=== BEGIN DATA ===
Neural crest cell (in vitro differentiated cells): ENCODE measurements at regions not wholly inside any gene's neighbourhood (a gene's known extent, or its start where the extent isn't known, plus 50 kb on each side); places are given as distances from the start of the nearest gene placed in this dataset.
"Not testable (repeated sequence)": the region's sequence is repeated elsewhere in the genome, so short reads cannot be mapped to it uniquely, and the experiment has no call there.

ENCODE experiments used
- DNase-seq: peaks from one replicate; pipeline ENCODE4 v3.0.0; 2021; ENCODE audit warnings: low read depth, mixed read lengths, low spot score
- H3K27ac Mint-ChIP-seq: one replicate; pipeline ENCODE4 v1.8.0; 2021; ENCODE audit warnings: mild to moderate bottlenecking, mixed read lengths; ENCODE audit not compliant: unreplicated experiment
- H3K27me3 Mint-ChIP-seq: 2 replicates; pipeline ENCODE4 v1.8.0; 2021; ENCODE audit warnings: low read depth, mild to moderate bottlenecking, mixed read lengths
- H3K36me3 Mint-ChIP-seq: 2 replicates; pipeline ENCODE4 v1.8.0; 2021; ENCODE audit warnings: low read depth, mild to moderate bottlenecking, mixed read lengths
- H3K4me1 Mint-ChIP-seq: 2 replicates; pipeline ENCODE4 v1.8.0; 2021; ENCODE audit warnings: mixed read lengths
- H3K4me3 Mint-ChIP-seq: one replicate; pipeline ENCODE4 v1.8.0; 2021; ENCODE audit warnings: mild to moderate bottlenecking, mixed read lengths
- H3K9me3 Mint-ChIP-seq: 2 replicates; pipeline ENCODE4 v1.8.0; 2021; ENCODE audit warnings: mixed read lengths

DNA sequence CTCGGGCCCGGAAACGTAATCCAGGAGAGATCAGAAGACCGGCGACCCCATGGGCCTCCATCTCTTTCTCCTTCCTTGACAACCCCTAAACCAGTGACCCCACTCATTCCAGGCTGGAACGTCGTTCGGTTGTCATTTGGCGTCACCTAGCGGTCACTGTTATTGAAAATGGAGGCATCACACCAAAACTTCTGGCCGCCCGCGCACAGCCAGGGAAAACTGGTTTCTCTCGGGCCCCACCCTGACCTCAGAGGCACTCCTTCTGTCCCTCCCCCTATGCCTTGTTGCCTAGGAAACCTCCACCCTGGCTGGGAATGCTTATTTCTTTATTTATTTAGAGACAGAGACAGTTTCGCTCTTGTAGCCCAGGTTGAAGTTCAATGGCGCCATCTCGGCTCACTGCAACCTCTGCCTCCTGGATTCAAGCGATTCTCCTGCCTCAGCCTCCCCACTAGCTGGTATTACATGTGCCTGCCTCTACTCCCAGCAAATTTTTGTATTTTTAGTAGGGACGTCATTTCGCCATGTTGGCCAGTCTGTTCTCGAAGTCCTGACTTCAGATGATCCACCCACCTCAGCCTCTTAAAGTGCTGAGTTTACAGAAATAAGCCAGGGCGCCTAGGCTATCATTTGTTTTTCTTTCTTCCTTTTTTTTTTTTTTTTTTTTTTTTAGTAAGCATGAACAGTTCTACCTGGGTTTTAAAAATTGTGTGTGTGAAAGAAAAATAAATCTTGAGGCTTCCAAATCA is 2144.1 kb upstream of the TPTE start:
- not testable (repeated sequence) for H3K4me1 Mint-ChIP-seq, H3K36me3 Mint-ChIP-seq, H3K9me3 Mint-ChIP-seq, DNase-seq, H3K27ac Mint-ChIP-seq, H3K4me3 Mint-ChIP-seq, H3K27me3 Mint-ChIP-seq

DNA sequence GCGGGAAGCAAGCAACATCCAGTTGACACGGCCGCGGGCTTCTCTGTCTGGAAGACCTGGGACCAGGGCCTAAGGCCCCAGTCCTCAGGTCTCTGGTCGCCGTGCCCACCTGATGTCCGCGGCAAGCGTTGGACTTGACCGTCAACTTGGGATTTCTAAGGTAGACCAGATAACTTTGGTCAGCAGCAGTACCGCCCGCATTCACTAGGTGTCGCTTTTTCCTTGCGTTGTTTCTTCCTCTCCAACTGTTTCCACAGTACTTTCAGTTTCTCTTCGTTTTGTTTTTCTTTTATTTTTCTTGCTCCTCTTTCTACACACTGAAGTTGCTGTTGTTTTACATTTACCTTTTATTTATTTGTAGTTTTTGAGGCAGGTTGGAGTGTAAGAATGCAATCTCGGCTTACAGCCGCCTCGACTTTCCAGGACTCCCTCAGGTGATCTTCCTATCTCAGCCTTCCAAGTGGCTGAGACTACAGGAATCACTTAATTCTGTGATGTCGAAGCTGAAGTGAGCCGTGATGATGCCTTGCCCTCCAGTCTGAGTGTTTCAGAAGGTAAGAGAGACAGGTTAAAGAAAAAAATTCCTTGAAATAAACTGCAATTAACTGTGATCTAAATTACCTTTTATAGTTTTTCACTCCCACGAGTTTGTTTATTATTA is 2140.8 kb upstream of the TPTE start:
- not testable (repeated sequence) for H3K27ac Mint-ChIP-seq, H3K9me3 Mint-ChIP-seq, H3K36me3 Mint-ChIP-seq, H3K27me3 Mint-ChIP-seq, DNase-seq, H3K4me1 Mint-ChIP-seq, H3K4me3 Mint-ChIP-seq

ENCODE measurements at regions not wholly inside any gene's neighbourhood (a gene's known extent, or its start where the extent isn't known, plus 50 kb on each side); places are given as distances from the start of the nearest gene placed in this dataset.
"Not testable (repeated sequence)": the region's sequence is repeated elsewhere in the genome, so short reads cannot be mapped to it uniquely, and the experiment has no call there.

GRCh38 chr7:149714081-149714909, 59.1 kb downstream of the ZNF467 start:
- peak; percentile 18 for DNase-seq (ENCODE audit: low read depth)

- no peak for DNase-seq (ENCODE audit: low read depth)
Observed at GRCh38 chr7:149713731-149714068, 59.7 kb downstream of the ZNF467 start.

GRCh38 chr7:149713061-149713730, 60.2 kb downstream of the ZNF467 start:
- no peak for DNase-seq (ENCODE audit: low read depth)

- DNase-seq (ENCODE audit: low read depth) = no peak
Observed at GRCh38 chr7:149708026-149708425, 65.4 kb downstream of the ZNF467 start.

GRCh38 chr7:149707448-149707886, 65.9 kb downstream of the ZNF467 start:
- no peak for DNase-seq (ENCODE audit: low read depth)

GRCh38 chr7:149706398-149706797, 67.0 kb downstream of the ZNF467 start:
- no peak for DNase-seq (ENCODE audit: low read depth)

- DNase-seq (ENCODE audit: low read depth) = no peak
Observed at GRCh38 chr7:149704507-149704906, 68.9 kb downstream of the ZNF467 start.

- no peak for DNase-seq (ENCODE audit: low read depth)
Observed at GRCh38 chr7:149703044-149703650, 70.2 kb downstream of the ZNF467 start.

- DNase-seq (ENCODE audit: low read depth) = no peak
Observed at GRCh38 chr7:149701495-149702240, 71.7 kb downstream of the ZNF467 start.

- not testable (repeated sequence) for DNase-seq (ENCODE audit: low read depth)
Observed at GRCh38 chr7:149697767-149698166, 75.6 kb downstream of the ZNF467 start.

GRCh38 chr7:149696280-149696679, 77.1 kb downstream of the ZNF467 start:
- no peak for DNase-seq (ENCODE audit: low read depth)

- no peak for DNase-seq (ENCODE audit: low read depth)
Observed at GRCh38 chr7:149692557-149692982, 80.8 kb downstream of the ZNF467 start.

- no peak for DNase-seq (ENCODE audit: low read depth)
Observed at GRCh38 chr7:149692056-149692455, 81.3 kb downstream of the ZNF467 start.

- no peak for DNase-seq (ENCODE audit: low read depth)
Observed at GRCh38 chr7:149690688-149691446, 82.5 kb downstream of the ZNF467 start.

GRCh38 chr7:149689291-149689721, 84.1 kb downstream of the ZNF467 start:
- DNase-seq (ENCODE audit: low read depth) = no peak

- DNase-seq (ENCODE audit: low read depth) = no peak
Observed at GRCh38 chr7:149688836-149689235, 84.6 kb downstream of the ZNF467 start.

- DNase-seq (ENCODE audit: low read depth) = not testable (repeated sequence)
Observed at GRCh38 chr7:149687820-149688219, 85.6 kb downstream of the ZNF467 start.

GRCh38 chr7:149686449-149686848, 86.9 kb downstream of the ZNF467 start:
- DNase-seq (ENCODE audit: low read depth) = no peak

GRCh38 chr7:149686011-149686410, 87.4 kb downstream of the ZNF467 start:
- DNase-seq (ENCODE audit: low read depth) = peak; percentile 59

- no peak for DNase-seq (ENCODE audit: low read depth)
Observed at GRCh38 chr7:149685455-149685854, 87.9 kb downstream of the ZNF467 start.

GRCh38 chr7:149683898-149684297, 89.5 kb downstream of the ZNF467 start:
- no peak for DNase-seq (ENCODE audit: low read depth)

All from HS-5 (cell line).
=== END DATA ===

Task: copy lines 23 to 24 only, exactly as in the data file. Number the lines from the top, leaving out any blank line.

- DNase-seq (ENCODE audit: low read depth) = no peak
Observed at GRCh38 chr7:149708026-149708425, 65.4 kb downstream of the ZNF467 start.